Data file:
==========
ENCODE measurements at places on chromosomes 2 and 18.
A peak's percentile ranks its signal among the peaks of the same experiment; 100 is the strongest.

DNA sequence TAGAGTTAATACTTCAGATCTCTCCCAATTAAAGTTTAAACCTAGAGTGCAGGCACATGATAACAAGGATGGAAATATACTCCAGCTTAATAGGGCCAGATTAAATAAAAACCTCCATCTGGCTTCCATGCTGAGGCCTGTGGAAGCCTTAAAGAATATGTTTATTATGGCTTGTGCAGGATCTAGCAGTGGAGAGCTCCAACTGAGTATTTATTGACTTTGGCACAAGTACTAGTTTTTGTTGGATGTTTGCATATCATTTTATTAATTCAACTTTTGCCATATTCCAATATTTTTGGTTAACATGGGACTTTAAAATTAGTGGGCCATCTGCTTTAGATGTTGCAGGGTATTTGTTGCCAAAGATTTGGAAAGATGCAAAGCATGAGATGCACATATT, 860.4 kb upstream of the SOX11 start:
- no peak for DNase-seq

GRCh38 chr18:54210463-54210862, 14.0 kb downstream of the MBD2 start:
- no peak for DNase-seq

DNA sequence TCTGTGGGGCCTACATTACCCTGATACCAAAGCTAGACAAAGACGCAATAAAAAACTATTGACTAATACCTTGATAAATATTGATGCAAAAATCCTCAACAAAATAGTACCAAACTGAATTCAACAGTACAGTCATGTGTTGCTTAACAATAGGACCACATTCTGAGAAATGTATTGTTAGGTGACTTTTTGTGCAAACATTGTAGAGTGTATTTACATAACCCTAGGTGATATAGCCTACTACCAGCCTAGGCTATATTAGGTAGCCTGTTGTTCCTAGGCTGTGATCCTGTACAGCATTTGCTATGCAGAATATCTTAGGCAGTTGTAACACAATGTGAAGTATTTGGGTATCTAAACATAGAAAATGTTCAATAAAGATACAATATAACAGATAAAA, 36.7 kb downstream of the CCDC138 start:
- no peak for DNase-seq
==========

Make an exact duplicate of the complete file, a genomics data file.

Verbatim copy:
ENCODE measurements at places on chromosomes 2 and 18.
A peak's percentile ranks its signal among the peaks of the same experiment; 100 is the strongest.

DNA sequence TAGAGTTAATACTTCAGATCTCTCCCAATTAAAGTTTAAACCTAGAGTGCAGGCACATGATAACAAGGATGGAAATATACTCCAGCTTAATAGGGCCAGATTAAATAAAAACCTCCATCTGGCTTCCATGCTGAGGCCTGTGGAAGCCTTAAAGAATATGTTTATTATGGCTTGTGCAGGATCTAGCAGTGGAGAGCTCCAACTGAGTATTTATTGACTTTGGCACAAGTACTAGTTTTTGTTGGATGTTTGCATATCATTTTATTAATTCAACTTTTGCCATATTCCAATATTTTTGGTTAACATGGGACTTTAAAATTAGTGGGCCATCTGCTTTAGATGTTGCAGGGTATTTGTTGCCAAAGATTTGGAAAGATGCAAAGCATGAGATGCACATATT, 860.4 kb upstream of the SOX11 start:
- no peak for DNase-seq

GRCh38 chr18:54210463-54210862, 14.0 kb downstream of the MBD2 start:
- no peak for DNase-seq

DNA sequence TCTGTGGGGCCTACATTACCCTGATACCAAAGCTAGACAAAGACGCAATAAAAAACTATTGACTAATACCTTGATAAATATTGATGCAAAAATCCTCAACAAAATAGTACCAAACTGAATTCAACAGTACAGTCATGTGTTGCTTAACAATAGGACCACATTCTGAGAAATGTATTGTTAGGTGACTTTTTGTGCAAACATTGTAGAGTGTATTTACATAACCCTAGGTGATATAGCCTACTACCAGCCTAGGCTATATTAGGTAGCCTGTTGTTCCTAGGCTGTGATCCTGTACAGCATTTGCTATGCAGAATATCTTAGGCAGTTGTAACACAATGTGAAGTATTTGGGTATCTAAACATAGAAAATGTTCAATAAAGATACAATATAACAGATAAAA, 36.7 kb downstream of the CCDC138 start:
- no peak for DNase-seq